“Do The Right Thing”: Spike Lee’s ultimate argument against hate

“Let me tell you the story of Right Hand, Left Hand. It’s a tale of good and evil.”

Max Vetter, Entertainment Reporter

“Bright” (2017) is one film in a long legacy of lazy films about racism, which, like every other film of its kind, can’t help but pin racism down to one or two bad apples, one or two historical events, or at least something logical. The problem with this kind of writing is that it’s fundamentally flawed. Racism isn’t rational. It’s driven by irrational feelings, whether it be fear, hatred, or insecurity. The acknowledgment of this, among an almost innumerable amount of other things, is why I was completely floored with Spike Lee’s 1989 masterwork, “Do the Right Thing”. 

It’s difficult to describe an actual plot for “Do the Right Thing” because rather than having forward momentum, the story seems to have horizontal momentum. This is because the story of “Do the Right Thing” is a sociological tale, as opposed to a psychological one. The film takes place over just one day, and there are two important things: it is the hottest day of the year, and a guy known only as Buggin’ Out wants the neighborhood pizza parlor to put pictures of black actors onto its wall of fame, which has been reserved exclusively for Italian Americans. These two things ripple across the neighborhood, and the film follows a huge array of characters as they deal with these things, along with the effects of systemic racism, interpersonal racism, and general irritation.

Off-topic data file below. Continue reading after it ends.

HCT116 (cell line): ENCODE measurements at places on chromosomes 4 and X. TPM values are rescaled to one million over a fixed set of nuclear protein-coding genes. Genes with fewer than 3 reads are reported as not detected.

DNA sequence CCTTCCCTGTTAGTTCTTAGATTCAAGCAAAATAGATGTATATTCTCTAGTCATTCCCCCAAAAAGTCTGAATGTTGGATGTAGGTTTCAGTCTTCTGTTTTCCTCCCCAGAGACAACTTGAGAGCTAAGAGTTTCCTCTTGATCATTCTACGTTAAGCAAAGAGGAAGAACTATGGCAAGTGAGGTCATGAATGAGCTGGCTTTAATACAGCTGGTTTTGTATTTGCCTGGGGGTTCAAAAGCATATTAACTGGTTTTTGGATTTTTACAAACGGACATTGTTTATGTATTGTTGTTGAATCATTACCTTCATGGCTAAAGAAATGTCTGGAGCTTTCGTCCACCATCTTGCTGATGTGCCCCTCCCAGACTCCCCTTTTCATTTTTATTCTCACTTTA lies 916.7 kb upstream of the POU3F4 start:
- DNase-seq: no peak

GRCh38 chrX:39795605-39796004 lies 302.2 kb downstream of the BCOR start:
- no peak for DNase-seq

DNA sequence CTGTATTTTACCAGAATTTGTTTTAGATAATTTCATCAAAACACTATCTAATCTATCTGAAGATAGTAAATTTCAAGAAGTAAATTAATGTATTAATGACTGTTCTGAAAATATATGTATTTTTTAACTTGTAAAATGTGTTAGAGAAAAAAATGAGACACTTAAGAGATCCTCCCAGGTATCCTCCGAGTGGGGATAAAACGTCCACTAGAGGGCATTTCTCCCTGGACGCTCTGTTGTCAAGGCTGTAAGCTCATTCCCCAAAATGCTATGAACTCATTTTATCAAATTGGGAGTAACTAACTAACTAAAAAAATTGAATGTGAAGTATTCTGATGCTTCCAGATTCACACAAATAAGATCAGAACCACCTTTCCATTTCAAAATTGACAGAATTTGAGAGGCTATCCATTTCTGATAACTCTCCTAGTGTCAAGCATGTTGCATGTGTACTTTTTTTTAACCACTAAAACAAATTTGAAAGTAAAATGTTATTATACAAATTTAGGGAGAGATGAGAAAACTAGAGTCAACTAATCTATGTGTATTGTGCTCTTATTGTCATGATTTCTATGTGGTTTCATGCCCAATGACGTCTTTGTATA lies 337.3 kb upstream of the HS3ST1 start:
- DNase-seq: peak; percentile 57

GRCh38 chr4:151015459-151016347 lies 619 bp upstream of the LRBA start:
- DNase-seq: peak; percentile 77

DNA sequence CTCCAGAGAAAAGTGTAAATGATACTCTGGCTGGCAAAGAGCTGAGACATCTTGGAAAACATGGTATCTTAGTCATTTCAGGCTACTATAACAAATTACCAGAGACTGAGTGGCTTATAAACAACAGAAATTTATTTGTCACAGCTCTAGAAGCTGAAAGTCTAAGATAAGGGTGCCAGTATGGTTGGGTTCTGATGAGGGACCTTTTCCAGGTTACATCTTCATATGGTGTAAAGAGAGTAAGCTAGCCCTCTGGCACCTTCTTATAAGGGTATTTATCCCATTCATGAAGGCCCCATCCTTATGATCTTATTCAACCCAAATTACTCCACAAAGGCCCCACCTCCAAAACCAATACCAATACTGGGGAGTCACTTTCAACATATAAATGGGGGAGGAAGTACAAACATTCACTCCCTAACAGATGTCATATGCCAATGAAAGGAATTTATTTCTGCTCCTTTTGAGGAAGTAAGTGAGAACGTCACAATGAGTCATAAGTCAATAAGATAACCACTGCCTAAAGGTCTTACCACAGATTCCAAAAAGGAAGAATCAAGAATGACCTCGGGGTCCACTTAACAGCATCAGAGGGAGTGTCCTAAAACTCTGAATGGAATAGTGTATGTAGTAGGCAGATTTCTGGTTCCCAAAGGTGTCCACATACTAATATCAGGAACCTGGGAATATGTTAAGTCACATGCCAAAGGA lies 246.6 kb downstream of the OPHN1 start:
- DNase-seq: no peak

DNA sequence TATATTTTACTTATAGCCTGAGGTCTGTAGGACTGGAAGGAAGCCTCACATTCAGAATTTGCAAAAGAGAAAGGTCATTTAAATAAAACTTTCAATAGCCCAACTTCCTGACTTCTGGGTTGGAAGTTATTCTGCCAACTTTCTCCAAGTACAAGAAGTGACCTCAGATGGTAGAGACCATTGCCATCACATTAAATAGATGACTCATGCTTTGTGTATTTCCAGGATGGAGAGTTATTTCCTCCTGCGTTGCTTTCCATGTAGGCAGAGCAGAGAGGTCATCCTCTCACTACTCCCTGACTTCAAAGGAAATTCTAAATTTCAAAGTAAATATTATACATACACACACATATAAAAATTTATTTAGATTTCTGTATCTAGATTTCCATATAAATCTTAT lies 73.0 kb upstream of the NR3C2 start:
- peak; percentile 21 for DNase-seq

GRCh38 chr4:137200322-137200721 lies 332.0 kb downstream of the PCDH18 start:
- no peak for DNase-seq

The characters of “Do the Right Thing” all exhibit dissatisfaction with their lives for whatever reason. Mookie hates that he has a Hispanic bastard son; Da Mayor tries to instill moral advice in a neighborhood that all but disregards him; Pino is a horrible racist who won’t shut up about how much he can’t stand being surrounded by non-Italians; everyone else feels beaten down by something else. This is all compounded by the insane heat of this particular day, which only serves to increase the tension that everyone feels up until the explosive finale.

It’s impossible to talk about “Do the Right Thing” without mentioning its style. The interiors are lit by incredibly hard yellow lights, which produce hard shadows, and often pronounce the innumerable fans attempting to keep the characters cool. The exterior is almost completely devoid of cool colors, and I was consistently impressed by how Lee casually included deceptively complicated long-takes which must have been extraordinarily difficult to coordinate. The framing is also incredibly stylized, often utilizing harsh dutch angles, beautiful silhouettes, and borderline fourth wall breaking monologues. The best example of this would have to be the “Love and Hate” speech from Radio Raheem, who’s wonderfully played by Bill Nunn, which acts as both an extended reference to “The Night of the Hunter” (1955) and a thesis for the whole film.

In “Do the Right Thing”, very little is certain. Every conversation has repercussions, every argument has a counter-argument, and the only concrete fact is that hatred – and in this case, racism – will invariably cause pain. It’s so rare to find an indictment of systemic oppression as simultaneously powerful and approachable as “Do the Right Thing”, and even with some minor pacing issues and slightly overbearing music, is an absolute modern masterpiece. Please go see it as soon as you can.